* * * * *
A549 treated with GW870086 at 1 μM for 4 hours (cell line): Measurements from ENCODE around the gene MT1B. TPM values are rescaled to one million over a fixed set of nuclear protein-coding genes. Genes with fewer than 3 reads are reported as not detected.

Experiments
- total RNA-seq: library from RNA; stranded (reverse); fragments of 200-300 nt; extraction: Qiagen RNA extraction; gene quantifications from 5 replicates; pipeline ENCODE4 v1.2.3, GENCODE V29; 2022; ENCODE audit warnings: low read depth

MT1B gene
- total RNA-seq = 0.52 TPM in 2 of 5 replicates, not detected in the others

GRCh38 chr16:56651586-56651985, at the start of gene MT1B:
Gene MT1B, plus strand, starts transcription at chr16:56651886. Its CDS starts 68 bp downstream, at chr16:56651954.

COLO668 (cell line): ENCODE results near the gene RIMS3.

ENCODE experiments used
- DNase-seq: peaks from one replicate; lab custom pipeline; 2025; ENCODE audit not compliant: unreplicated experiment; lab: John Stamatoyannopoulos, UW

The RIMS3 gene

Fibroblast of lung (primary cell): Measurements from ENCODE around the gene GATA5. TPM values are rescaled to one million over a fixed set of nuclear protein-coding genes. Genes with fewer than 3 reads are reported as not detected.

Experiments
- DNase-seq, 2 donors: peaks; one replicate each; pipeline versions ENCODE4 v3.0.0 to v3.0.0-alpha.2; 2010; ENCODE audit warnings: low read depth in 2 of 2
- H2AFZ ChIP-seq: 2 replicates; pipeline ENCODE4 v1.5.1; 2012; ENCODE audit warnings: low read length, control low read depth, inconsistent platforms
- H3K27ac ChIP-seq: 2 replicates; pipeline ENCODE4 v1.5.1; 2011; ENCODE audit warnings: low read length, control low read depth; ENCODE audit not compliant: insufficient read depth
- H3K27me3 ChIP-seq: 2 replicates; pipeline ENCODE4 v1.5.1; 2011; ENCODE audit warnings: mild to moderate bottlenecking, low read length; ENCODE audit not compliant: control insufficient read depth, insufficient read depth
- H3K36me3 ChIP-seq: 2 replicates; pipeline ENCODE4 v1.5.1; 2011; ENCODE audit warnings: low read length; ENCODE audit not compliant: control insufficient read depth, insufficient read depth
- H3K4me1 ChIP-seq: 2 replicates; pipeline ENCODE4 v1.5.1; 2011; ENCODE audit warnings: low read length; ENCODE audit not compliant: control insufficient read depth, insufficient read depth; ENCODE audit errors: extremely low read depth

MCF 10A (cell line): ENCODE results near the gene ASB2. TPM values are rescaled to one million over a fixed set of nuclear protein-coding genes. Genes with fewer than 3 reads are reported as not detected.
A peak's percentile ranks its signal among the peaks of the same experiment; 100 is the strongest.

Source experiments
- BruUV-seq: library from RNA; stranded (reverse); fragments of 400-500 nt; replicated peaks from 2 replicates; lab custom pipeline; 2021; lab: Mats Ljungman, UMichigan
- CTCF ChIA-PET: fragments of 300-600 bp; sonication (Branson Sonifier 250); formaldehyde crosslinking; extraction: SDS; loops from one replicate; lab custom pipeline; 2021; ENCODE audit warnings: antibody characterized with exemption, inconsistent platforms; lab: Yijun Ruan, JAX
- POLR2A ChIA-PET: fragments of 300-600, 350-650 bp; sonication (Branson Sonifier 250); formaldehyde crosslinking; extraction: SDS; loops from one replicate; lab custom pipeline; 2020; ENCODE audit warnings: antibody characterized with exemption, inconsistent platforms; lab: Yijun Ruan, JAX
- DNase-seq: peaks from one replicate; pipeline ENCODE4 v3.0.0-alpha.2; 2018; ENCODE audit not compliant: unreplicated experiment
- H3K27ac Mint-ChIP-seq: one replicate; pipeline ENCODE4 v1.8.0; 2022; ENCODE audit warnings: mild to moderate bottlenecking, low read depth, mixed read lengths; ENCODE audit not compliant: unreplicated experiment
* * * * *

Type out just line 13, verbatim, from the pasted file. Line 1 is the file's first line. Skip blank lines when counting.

Experiments